As the women’s 1500-Meter race got ready to start, the broadcasters went over the favorites and likely qualifiers as the top three finishers would punch their ticket to the games later this summer in Tokyo.
One name that wasn’t mentioned pre-race but should be no stranger to sports fans in this state was Cory McGee.
McGee was an elite runner from an early age as she grew up in Pass Christian. Every year she dominated her competition in the state cross-country meet in the fall and then the distance events on the track in the spring.
She went on to run collegiately at the University of Florida.
Now 29 years old, her dream of qualifying for the Olympics was just that — a dream — until Monday night.
Elle Purrier St. Pierre broke the meet record in winning the one-mile race in a time of three minutes and 58.03 seconds. Purrier St. Pierre led wire-to-wire, but on her hip the entire time was McGee.
McGee never faltered and never let up as she finished second in 4:00.67 — a career best race in the biggest moment of her life.
She wasn’t the only Mississippian to shine in Eugene.
Sam Kendricks of Oxford finished second in pole vault and will represent the US in Tokyo. A first lieutenant in the US Army Reserves, Kendricks was a bronze medalist in the 2016 Olympics.
Another Mississippi native that’s already experienced Olympic success is Brittney Reese of Gulfport. Reese is trying to make her fourth Olympic team as a long jumper and will compete in the finals of that event Saturday. She already owns an Olympic silver and gold medal.
McGee, Kendricks and Reese are world class athletes that grew in places not too much different from where you sit now.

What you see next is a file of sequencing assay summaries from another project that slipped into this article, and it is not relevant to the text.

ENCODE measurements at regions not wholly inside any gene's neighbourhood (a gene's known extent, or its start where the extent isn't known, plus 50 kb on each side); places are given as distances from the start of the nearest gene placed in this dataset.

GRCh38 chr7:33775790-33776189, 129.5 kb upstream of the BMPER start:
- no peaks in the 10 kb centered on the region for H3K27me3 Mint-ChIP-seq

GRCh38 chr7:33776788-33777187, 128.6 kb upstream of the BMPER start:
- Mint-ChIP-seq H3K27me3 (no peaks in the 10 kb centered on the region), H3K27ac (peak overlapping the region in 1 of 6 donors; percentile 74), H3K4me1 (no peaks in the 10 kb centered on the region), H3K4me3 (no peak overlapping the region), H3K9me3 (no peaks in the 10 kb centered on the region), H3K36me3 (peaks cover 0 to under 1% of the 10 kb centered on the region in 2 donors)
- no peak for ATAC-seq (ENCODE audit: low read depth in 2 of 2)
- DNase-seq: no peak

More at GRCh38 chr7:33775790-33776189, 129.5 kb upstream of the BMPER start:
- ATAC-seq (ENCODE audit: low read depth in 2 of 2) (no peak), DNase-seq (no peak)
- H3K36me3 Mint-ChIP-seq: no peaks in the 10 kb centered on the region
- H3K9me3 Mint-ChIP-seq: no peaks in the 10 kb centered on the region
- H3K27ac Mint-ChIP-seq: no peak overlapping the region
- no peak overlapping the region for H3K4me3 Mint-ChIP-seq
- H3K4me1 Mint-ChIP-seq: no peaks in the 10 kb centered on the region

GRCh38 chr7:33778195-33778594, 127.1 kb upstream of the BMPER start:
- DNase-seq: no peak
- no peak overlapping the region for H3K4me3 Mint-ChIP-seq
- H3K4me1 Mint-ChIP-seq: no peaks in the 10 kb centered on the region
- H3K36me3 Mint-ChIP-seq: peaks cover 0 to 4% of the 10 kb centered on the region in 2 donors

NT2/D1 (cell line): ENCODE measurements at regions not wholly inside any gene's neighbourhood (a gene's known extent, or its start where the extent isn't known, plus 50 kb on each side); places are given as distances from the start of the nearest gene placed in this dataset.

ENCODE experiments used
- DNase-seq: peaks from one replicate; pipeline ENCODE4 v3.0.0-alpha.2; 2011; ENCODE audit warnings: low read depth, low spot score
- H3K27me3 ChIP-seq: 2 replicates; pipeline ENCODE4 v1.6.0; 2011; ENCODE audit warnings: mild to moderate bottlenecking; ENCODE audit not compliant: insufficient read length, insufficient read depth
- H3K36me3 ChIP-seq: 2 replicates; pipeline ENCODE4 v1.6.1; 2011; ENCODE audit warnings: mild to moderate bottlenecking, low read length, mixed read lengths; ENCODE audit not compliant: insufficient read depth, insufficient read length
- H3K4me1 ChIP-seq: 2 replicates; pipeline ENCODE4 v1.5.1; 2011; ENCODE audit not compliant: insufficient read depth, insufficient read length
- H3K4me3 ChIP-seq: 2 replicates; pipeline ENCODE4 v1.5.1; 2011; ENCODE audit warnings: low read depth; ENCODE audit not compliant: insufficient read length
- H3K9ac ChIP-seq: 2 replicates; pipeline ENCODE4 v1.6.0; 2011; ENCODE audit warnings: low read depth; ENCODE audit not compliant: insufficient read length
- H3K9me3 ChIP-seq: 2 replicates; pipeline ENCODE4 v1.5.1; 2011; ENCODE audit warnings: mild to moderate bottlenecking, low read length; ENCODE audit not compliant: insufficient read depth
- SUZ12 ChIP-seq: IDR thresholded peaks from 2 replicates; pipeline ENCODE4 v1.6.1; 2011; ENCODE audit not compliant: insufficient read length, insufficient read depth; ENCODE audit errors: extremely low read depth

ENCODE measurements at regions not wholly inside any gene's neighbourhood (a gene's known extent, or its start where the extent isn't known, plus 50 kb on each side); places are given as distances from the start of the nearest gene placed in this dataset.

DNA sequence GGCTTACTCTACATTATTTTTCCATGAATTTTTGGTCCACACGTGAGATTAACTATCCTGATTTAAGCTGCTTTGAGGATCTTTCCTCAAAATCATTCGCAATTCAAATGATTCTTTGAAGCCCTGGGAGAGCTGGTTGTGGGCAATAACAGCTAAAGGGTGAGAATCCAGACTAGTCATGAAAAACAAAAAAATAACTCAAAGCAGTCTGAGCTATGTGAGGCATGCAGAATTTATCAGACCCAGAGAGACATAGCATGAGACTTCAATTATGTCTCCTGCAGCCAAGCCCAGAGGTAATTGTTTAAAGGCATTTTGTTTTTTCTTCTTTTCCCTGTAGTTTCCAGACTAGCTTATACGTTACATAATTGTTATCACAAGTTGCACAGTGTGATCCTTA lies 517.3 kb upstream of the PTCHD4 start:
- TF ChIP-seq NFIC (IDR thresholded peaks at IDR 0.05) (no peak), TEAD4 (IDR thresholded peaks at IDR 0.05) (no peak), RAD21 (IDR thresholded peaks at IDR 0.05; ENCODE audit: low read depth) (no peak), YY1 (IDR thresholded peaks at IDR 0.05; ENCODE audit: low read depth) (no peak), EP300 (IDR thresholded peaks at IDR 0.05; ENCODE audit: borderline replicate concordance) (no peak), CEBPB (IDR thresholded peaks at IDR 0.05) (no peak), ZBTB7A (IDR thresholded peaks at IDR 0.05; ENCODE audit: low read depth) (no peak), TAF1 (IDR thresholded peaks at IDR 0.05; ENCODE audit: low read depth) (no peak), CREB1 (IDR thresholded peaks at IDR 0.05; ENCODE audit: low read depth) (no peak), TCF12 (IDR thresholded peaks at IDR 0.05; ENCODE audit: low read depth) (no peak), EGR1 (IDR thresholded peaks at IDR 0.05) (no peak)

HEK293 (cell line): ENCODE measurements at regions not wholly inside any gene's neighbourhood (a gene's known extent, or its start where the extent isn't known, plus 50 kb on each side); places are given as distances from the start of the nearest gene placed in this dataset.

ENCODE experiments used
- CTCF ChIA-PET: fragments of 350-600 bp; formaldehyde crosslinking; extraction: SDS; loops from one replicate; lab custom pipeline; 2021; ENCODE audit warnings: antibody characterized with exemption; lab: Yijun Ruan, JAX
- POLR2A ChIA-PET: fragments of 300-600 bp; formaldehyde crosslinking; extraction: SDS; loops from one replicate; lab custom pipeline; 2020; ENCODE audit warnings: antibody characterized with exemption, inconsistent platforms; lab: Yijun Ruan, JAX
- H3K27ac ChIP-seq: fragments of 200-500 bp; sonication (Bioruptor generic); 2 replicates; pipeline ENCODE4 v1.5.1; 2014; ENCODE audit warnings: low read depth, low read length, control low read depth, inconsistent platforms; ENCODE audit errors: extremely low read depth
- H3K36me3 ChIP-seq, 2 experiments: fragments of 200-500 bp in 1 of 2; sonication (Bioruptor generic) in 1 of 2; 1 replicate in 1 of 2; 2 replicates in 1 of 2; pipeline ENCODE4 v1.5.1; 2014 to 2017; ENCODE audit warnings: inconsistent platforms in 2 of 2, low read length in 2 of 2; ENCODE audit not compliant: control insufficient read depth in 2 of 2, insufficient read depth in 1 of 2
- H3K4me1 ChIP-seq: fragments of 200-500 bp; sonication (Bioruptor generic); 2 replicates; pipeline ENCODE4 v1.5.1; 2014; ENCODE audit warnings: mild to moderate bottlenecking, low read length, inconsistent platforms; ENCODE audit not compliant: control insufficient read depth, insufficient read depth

When their parents looked at them as fifth graders, they probably didn’t think they’d one day wear the red, white and blue for our national Olympic team. They may have hoped for it, but what parent doesn’t hope for their kid to reach the highest of highs.
In a week of some riveting finishes across pro and college sports, Mississippi has been well represented across the board.
Tuesday night Mississippi State, a team stacked with players from all over our state, completed an amazing comeback to beat Virginia in the NCAA College World Series.
MSU could easily have folded up shop when they went down early, but they scratched and clawed their way back into it.
What kept UVA from breaking the game wide open was a pitching change as MSU head coach Chris Lemonis went to the bullpen early.
He brought in Preston Johnson who got two strikeouts with the bases loaded to stop the bleeding. Johnson isn’t from San Diego or Dallas or Pittsburg. He’s from Crystal Springs, most likely just a short drive from where you are right now.
And while the CWS probably has had much of your attention, the NBA playoffs have also provided some high-level drama this week.
Tuesday the Clippers held a one-point lead with less than one second remaining over Phoenix.
The Suns used an alley-oop off a baseline out of bounds play to win the game in truly amazing fashion.
Phoenix snatched victory from the jaws of defeat and did so because they’ve got one of the hottest guards in the league on their team in sixth year pro, Devin Booker.
Booker is averaging 25.6 points per game, backs down from no one and has Phoenix up 2-1 and a pair of wins away from the NBA Finals.
He played high school basketball at Moss Point High School and is just another in a long line of examples that one can point to and say, “look at what that kid from Mississippi is doing.”
Need a little encouragement to get through the coming dog days or looking for someone you can point to and show a younger generation where you can go even if you’re from the smallest Mississippi town?
Look around, you really don’t have to look far to find that type of inspiration.
Cliff Furr is the sports editor at The Daily Leader. He can be reached at firstname.lastname@example.org.